The consensus among various panels and talk shows is that this has been the best Stanley Cup playoffs in some time.
Fans have seen many exciting, high scoring games with plenty of opportunity for the young stars—Pittsburgh Penguins’ Sidney Crosby and Evgeni Malkin and Chicago Blackhawks’ Patrick Kane and Jonathan Toews for instance—to showcase their skills.
In the second-round of the NHL playoffs, we were treated to a heavyweight tilt between Crosby’s Penguins and Alex Ovechkin’s Washington Capitals. And while the Pens’ 6–2 Game 7 win was an anticlimactic end to the series, the previous six games provided fans with an example of how entertaining hockey can really be at this time of year.
Another entertaining series was predicted for the Western Conference final as the upstart Blackhawks had a date with their Central Division rivals and defending Cup champs, the Detroit Red Wings. But the series has fallen short of expectations so far, with the Wings showing how much experience really matters. The 6–1 blowout in Chicago this past Sunday in Game 4 said it all.
But regardless of the outcome of the series, hockey is experiencing a renaissance in the Windy City.
All of Chicago’s home playoff games have been sold out and the packed houses have lent an atmosphere not seen since back at old Chicago Stadium, especially during the American national anthem.
Chicago sports icon and Super Bowl-winning Bears QB Jim McMahon can attest to how high the decibel level at the United Center can get even though he has played in front of larger crowds.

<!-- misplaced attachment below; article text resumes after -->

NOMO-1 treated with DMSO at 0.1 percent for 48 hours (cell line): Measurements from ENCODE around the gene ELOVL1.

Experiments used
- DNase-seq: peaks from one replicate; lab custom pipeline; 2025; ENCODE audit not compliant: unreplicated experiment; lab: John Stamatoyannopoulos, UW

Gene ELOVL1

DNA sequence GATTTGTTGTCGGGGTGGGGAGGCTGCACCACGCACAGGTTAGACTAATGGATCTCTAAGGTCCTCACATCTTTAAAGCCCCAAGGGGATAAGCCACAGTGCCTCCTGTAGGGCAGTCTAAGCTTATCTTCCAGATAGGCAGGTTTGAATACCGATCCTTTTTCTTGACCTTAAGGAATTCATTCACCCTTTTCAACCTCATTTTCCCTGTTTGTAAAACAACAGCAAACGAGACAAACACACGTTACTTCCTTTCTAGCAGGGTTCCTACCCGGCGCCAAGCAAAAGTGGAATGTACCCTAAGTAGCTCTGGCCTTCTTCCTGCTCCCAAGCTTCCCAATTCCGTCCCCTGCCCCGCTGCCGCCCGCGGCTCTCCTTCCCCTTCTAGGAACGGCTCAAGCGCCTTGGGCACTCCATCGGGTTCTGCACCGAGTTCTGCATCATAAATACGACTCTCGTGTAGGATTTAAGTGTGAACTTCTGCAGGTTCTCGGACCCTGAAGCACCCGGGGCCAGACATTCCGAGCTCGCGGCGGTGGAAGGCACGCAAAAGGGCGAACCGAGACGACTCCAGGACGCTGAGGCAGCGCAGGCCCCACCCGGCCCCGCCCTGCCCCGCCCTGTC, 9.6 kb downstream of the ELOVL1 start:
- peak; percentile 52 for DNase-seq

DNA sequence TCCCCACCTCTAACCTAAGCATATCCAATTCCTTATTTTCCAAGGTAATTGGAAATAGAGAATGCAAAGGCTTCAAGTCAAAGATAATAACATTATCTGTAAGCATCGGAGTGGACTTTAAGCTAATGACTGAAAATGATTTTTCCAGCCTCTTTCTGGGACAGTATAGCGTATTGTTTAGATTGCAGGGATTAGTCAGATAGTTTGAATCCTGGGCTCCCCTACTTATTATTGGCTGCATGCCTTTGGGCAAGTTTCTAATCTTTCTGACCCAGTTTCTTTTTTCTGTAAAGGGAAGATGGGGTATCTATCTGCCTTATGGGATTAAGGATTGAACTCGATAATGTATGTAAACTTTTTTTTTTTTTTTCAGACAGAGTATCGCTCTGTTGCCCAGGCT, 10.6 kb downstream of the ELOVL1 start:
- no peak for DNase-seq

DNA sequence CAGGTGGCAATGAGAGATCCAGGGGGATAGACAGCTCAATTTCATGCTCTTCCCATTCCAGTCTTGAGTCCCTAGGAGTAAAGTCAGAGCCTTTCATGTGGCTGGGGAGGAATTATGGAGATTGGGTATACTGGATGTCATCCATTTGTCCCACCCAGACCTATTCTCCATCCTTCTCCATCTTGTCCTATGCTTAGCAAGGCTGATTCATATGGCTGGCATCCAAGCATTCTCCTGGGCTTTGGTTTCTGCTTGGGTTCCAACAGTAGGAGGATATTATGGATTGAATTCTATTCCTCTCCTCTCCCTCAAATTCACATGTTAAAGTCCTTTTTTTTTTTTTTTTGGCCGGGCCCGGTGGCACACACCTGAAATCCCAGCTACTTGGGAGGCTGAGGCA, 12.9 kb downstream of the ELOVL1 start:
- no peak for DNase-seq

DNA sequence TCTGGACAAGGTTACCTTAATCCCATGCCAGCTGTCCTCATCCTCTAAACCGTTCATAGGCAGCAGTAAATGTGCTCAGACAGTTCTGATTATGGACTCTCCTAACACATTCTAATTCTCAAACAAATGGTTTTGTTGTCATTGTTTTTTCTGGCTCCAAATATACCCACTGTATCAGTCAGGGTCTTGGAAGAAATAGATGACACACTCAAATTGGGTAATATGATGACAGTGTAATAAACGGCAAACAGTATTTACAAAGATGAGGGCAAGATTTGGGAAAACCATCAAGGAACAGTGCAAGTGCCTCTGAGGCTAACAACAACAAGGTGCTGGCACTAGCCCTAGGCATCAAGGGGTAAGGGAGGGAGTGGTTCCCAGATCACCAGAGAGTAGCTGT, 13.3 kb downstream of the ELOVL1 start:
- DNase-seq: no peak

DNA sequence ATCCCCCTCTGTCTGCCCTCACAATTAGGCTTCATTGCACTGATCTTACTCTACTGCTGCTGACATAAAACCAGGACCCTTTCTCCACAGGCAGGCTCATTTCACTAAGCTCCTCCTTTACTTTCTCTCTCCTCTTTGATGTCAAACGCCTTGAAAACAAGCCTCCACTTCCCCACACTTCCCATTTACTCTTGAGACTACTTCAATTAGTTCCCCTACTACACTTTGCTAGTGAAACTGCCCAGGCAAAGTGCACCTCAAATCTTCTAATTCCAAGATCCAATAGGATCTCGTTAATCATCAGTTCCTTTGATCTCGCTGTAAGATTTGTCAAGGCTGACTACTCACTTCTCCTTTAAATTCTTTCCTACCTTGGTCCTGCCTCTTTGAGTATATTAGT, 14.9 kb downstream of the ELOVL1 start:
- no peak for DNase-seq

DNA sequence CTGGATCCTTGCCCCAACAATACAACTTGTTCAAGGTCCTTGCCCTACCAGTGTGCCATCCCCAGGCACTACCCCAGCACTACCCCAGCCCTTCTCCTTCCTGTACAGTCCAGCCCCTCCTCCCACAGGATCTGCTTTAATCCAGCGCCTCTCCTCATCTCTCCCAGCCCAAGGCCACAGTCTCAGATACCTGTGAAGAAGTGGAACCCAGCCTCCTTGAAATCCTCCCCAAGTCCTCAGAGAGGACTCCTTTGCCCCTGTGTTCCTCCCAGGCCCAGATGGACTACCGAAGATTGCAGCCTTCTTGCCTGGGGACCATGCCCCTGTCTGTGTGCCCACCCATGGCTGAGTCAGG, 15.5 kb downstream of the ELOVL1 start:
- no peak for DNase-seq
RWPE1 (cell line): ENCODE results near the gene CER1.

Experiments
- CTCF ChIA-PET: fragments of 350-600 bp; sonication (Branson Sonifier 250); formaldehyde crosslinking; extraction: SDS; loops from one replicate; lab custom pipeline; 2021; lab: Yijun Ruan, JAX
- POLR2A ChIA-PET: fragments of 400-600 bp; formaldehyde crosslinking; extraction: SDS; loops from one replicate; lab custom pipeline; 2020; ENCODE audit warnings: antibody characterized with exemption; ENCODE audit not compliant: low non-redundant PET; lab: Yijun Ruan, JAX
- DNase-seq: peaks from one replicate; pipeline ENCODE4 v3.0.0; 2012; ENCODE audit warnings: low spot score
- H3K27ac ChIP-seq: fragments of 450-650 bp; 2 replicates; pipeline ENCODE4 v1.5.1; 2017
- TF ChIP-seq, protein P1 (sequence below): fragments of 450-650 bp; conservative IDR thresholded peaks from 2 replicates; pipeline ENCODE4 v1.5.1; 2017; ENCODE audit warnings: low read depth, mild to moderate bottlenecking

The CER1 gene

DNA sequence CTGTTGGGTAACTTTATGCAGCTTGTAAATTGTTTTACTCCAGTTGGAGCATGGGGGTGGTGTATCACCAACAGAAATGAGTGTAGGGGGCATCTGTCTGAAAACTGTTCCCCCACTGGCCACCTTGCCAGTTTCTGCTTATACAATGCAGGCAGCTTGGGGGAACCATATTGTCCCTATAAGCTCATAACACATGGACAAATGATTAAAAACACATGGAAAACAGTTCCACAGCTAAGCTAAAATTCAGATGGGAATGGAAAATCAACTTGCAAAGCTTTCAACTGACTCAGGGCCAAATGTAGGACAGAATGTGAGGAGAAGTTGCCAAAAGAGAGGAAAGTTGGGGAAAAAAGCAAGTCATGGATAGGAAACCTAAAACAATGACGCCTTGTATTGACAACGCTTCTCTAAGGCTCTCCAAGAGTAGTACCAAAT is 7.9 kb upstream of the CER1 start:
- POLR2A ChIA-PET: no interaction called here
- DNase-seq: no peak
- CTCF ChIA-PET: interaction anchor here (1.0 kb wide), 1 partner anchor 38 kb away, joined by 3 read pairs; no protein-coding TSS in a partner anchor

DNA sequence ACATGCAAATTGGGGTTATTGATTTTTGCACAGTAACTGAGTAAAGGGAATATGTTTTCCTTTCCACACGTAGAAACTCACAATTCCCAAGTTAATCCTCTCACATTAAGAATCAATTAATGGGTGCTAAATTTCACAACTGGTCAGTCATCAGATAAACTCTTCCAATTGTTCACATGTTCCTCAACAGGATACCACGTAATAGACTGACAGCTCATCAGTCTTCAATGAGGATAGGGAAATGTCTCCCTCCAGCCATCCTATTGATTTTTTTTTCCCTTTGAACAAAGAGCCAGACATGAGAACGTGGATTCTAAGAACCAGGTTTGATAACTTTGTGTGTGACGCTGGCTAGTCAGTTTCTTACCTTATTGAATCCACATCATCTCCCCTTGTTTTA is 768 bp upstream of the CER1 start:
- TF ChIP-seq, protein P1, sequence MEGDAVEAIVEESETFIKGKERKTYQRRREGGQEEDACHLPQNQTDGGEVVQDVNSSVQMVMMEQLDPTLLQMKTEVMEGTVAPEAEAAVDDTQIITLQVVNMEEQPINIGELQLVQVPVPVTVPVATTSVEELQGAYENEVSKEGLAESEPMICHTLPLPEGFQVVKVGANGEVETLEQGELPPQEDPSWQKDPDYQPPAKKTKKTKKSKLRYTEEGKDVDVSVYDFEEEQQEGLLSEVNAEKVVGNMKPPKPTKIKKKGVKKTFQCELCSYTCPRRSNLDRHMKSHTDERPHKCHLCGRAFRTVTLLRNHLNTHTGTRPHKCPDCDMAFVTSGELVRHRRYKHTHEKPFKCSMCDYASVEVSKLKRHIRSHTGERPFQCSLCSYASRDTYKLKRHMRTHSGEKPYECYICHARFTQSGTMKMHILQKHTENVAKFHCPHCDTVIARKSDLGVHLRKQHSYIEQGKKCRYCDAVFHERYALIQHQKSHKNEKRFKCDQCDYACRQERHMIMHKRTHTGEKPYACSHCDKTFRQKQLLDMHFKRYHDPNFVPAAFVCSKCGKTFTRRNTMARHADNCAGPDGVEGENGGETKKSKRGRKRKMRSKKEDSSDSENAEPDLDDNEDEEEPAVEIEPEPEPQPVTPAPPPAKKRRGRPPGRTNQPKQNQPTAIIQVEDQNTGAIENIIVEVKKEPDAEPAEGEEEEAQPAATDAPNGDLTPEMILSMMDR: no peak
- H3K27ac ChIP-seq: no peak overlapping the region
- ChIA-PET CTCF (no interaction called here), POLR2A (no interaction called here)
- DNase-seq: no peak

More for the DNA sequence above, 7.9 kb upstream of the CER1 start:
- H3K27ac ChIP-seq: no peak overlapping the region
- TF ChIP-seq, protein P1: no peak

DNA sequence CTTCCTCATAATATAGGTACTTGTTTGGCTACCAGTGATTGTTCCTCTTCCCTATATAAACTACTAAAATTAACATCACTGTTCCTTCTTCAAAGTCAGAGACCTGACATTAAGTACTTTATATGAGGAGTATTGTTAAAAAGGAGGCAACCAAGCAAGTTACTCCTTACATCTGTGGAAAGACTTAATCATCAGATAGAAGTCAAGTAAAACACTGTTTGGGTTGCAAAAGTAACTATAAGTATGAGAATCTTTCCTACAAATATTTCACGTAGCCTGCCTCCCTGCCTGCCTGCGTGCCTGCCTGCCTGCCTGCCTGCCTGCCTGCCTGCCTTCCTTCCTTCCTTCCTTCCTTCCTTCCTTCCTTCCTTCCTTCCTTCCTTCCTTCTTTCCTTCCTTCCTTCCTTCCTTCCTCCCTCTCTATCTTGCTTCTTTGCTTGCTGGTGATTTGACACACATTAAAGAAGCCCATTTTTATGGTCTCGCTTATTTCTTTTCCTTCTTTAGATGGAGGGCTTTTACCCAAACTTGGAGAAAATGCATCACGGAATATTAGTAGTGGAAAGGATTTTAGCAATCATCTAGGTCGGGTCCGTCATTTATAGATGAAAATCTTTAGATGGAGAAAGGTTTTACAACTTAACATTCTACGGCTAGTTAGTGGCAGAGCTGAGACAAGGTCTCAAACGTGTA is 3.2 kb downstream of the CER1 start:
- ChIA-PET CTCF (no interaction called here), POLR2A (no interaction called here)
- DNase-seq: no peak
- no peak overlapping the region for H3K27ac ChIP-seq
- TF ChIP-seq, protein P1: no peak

“The crowd noise in here is a lot more [than at Soldier Field], I think,” McMahon is quoted as saying in an ESPN-Chicago blog post.
“If you can’t get ready to play after the national anthem like this here, you can’t play.”
The Blackhawks’ young guns haven’t been firing on all cylinders in the conference final like they were in previous series. But still, Toews, Kane, Dustin Byfuglien, Andrew Ladd, Cam Barker, and Troy Brouwer are all getting valuable playoff experience.
The team had failed to make the postseason dance the past five seasons and have only made the playoffs twice in the past 11 years. The average age of the team is 25.8 with a number of core players, like Kane and Toews, below the average age.
Still, for all their youthful inexperience, the team was able to knock off the Calgary Flames and the Vancouver Canucks with their talent and determination.
During their maiden playoff campaigns (after the Game 4 loss to Detroit), Jonathan Toews has scored seven goals and six assists in 16 games, while Kane has popped in eight goals and five assists in 15 games.
Rookie of the year candidate Kris Versteeg has 12 points in 16 games and leads the team in power play points with seven.
Standing 6’3” and weighing 250 pounds, converted defenseman Dustin Byfuglien (pronounced “Buff-lin”) is a burgeoning power forward. He has been getting plenty of attention for the havoc he creates in front of top-flight goalies like Calgary’s Miikka Kiprusoff and Vancouver’s Roberto Luongo. Byfuglien has chipped in with nine points in 16 playoff games.
The team also sports a blue-line that is a good mix of new and old with size to boot.
Like Kane and Toews up front, the Blackhawks’ defense features such promising youngsters as 23-year-old Cam Barker and 24-year-old Brent Seabrook. Both stand 6’3” and weigh about 220 pounds.
Seabrook has 11 points in these playoffs with over half coming on the power play. Barker has tallied nine points with five coming on the PP.
If anything, the 2009 Stanley Cup playoffs have proven that the Blackhawks are ahead of schedule and are capable of great things if they maintain their present course. The missing ingredient is stronger goaltending.
Injured Russian Nikolai Khabibulin has been adequate in net but Cristobal Huet had a poor showing in relief last Sunday. Both are not marquee names.
But this is just the beginning for the Chicago Blackhawks. With some judicious personnel management, the makings of a dynasty like the Red Wings could be in the cards.